Camp Jabberwocky Director Steps Down
Gillian Lamb Butchman Has Resigned to Pursue Ever-Widening Mission of Building Similar Camps
By RACHEL KOVAC
After 35 years, Gillian Lamb Butchman quietly stepped down from her role as director at Camp Jabberwocky on Saturday. The daughter of Jabberwocky founder Helen (Hellcat) Lamb, Mrs. Butchman's resignation leaves the venerable cerebral palsy camp with no Lamb in an active director role for the first time in its 52-year history.
John Lamb, Mrs. Butchman's brother, stepped down as director of the August camp last year after 33 years. Jack Knower, a special education teacher from New York and a Jabberwocky counselor for 25 years, takes over as August co-director next week.
Mrs. Butchman's resignation from director of the July camp did not come as a surprise, since it is known that she had begun to focus her attention away from the camp on Martha's Vineyard and onto her work to establish similar camps in other parts of the country and the world. She has helped to launch El Covite in Mexico, Looking Glass in Mississippi and Katie's World in Maryland.
"That was one of the things Gillian did that was so great," said John Lamb in a telephone interview yesterday. "The basic idea was to start getting other people to start similar kinds of camps in other parts of the country."
Mrs. Butchman could not be reached for comment.
Mr. Lamb said Mrs. Butchman's resignation had been in the picture for a long time. On Saturday at the final performance of Footloose, the play put on by the July camp, Mrs. Butchman was honored with a bouquet of flowers.
The resignation does not leave the camp without the influence of the Lamb family. Both Mrs. Butchman and Mr. Lamb remain on the board of directors, and Mr. Lamb said his daughter Caitlin hopes to take over as director of either the July or August camp in the near future. The July camp is for adults and the August camp is for children.
"She had this idea that she would take over the kids camp, but she's getting married this year and she doesn't feel ready for it," Mr. Lamb said. "I agree with her. It's a hell of a job."
Mr. Lamb said his mother, at age 91 is still connected to the camp.
"Hellcat will tell you she's still camp director," he laughs. "The stationary says so. Is she all that involved in camp? Yes, she is in a way."
Helen Lamb started Camp Jabberwocky in July of 1953 as a place for children and adults with cerebral palsy. That summer she brought five children to stay in the cottage named Happy Days in the Camp Ground in Oak Bluffs. Today, 30 and 35 campers from five to 55 years old and 20 to 25 staff members inhabit a space in Vineyard Haven, complete with handicap ramps, cabins and lots of space.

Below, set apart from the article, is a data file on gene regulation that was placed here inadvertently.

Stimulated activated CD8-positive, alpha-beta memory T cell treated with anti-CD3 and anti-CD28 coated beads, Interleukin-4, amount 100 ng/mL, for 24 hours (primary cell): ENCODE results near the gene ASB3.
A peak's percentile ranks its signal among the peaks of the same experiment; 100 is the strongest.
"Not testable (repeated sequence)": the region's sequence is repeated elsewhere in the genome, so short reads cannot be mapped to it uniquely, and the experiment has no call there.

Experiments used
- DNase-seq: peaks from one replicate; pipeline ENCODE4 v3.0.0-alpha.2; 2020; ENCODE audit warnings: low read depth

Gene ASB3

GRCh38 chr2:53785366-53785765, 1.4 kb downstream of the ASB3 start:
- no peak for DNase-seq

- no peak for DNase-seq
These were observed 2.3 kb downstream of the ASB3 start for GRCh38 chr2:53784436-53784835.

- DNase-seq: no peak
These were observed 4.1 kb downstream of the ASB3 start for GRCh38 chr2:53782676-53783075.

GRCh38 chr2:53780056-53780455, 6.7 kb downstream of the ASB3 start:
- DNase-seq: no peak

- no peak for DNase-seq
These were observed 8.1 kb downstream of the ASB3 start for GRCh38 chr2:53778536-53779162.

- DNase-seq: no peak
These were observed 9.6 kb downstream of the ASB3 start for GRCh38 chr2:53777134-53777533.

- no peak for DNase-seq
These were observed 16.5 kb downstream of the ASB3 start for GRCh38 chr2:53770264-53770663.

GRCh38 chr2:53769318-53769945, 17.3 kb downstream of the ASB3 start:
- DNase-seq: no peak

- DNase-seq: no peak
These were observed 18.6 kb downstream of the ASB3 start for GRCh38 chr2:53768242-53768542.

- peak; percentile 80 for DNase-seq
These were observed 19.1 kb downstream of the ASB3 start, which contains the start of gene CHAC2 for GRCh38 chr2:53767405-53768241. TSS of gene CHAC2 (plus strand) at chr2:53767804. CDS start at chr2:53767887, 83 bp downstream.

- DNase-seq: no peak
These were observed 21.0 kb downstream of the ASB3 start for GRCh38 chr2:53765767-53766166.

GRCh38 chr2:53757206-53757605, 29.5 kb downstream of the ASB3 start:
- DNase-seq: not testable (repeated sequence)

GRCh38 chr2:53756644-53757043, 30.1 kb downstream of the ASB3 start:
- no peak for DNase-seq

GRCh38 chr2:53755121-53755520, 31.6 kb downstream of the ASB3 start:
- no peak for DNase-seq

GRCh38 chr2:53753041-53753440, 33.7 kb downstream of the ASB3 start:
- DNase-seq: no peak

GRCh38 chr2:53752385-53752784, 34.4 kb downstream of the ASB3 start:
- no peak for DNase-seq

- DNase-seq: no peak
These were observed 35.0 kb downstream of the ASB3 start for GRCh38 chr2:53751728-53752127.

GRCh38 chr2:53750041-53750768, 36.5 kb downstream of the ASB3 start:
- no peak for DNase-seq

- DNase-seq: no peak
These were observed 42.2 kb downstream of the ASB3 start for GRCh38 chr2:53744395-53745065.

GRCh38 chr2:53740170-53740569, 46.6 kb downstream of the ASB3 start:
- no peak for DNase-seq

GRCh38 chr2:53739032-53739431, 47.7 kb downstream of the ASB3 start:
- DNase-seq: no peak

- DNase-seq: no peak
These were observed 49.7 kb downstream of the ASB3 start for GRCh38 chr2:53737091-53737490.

Mr. Lamb said in recent years, however, the board has split over some of the philosophy of the camp. He said it has not been easy at times, although the problems go back almost a decade.
"All of these people, my sister included, want what is best for camp," he said. "They are all fine people who I sometimes disagree with."
Some of the problems have cropped up as rules and regulations mandated by the government have increased. In the early days of the camp, volunteers offered services, sometimes with little experience. Now to even prepare food for the camp, employees must take certain courses. To drive the camp van, a person must hold a special license and be trained in first aid.
There is also a significant amount of paperwork to be handled. Mr. Lamb said the board would like to hire an executive director to supervise both the July and August camps and deal with the paperwork.
Another split has come in how to treat the campers.
"One group is saying we want to normalize their lives as much as possible," he said. "For myself I'm saying that's great but they are different. You are in fact in charge and you cannot allow them to do some of those things."
As the board sorts through these differences, camp will continue. The August camp begins in just a couple weeks. Campers will stay for four weeks and enjoy all the Island has to offer.
"There is no bad blood and no ill feelings about any of this," said one board member who did not want to be named. "Gillian thinks she wants to proselytize the mission of Camp Jabberwocky and that is a wonderful thing for her. It's not about an individual, it's about the beautiful nugget of Camp Jabberwocky and its essence. That is what we intend to perpetuate."